A friend came around the other day so I could assist him in calibrating his D7000 body to his 3 lenses; Nikon 18-105 VR, Nikon 70-200 f2.8 VR, Nikon 50mm f1.8D.
I used my usual test set up with the camera mounted firmly on a tripod and Spyder Lenscal target set on the conservatory table. A combination of natural light and flash was used for the tests.
The first lens up for test was the 18-105 kit zoom. Its a better constructed lens than the older 18-135 but at the long end we really struggled to get satisfactorily sharp images, even using remote release. I tried mirror up and this helped a bit, then finally I used flash and a shutter speed of 1/250th second. That gave the best results, so some induced vibration must have been at work. Its a fairly light combo, so maybe mirror slap was an issue. Even after these tweaks the sharpness results were somewhat disappointing. A minor adjustment to AF fine tuning made a difference but it was clear that the long end was showing signs of optical weakness on the demanding D7000 sensor.
Next up was the 70-200 and this produced instantly stunning results, both in terms of its sharpness and contrast and its calibration with the body. The difference between this lens and the kit zoom at the tele end was staggering.
Last up was the great little 50 f1.8. It lacks a bit of sharpness and contrast wide open but AF accuracy was spot on...I found my own copy my most accurate lens in terms of calibration adjustment.
I then did a run of tests with my Carl Zeiss 25mm f2, which is a stunning piece of glass and has been tested as one of the sharpest DSLR lenses there is. I do get some inconsistency on the D7000, whereby a fair proportion of images are back focused. I do tend to at least partly rely on the AF confirmation when using DX (crop) bodies due to the smaller, darker image in the viewfinder, whereas on FX (full frame) I can usually see the contrast pop. I wanted to see if I could tune the AF to help me get better results with the D7000.
What I found was very interesting. If I rotated the focus ring from a more distant setting to a closer one (in) to focus, I got very significant back focus, plenty sufficient for me to bin images due to blur. If however, I focused out from a shorter distance to a greater one (out), the focus confirmation was as accurate as it could be as soon as the green dot illuminated. I repeated this several times to confirm the issue by focusing from far and closer settings. Obviously at f2 depth of field is limited, even on a 25mm lens, but focus confirmation was fully useful as long as I focused from near toward far distances and stopped focusing at the start of green dot illumination or shortly thereafter.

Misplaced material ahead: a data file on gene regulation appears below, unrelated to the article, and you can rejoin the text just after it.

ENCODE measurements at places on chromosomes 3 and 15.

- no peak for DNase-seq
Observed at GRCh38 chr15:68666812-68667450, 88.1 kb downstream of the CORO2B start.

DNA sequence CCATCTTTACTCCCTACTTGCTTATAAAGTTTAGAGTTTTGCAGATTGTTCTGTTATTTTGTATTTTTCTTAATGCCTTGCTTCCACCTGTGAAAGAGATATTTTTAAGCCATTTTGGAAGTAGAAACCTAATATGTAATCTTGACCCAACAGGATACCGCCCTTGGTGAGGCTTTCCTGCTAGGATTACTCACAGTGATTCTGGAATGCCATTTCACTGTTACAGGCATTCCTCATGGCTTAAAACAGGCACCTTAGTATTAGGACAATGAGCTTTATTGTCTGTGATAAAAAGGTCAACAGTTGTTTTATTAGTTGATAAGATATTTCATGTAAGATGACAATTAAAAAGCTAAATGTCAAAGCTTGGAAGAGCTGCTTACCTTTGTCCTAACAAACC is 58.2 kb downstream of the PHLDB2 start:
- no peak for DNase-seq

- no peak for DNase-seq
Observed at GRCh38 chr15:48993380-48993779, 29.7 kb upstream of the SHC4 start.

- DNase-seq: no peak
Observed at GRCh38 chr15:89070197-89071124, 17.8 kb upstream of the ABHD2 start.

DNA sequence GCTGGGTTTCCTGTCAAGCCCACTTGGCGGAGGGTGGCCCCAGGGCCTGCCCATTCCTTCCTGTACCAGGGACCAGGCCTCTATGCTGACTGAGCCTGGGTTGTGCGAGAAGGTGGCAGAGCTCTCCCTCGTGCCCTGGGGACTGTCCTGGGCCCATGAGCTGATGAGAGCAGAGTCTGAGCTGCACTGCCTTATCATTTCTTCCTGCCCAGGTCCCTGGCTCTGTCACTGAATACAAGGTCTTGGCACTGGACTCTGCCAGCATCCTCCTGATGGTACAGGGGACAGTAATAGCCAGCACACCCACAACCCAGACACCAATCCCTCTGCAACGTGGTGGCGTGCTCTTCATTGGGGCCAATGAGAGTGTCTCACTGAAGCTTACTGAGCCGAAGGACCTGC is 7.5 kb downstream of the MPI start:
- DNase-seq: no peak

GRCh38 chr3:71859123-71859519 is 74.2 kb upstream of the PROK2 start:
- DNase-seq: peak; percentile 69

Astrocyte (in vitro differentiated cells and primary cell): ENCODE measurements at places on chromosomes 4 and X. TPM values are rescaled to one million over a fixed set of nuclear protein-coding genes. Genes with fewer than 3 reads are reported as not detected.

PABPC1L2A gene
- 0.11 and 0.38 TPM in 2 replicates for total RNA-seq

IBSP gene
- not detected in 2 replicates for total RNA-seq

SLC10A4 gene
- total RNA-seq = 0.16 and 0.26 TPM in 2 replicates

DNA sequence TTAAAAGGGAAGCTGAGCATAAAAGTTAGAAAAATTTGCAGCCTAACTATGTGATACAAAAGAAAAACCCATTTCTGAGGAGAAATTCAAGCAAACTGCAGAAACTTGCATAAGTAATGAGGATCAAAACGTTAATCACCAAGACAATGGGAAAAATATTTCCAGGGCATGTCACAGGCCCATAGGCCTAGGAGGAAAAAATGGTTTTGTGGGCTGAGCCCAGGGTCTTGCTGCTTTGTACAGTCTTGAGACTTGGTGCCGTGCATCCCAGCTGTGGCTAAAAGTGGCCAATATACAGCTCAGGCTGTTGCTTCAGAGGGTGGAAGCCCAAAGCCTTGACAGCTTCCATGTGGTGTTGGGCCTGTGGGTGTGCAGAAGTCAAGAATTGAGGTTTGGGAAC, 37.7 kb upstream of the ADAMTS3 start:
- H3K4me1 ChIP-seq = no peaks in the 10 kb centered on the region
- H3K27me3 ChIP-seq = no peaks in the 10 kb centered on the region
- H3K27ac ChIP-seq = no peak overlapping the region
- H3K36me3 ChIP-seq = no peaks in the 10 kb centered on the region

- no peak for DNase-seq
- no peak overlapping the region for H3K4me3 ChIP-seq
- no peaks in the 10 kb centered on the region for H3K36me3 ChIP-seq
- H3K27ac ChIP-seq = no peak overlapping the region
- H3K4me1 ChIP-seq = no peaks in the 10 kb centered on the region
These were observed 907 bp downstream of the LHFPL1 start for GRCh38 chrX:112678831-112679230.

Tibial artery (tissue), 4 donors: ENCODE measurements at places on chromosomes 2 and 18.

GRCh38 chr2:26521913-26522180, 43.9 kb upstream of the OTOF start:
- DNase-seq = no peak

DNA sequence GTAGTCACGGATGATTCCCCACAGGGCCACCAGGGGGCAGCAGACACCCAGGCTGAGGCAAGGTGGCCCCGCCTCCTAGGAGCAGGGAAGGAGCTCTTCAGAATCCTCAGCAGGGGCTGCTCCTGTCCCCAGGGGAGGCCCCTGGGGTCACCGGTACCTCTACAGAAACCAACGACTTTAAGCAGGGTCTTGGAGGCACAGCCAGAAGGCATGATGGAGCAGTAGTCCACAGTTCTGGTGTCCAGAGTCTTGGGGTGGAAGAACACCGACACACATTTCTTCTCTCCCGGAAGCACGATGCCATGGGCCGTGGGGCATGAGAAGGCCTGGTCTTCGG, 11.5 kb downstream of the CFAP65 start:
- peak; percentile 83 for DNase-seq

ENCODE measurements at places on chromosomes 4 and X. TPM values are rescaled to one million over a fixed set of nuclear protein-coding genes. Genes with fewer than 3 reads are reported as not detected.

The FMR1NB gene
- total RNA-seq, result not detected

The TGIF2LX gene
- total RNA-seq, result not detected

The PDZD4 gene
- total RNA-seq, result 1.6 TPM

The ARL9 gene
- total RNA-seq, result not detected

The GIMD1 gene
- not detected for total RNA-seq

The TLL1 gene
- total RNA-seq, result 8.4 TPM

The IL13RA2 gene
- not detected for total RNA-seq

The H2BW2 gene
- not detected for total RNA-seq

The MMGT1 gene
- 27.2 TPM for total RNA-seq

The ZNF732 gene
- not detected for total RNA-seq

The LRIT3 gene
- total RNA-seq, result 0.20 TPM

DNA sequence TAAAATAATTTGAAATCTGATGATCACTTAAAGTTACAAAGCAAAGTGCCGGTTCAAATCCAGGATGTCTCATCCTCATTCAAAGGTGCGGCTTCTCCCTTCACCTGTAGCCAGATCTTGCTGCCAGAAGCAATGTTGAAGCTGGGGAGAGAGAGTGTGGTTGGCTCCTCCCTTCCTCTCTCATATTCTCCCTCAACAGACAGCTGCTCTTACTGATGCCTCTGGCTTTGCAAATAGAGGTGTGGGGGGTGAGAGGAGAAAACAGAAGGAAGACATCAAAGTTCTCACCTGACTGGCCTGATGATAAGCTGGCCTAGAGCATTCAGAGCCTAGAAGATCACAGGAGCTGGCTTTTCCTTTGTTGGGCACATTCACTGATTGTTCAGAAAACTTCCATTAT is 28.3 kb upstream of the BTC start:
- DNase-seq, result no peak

The best way to show this is the images taken of the test target:
Firstly, this was a typical result with the lens focused from a more distant to a closer setting. Focus was stopped as soon as the focus confirmation dot illuminated. The back focus is very evident and renders the planar focus target soft. Contrast and sharpness is optimal at number 3 behind the target. This can also be seen by noting the presence of red longitudinal chromatic aberrations (LOCA) forward of "3" and green LOCA rearward of it.
Finally, this is a typical result with the lens focused from closer to further distances and again, focus was stopped as soon as the focus confirmation dot illuminated. In this case focus accuracy is spot on the zero numeric value and the focus target is sharp and rich in contrast. I was able to get consistent results using this method. There was no point in dialling in AF fine tune to correct the back focus when focusing "in" as this threw out the accuracy when focusing "out".
This may be a significant finding that may help manual focus accuracy with all my Zeiss primes, but it has certainly been a worthwhile exercise in identifying the issue with the 25 f2 and finding out how to use AF confirmation effectively with this lens. It would appear that the tolerance of the AF system covers a range of 0 to +3 on the ruler scale when focusing in from both directions. The range was far less when focusing in one direction. Yet again, it shows that AF (or AF confirmation) cannot be relied upon when shooting at the widest apertures, at least without some understanding of its limitations.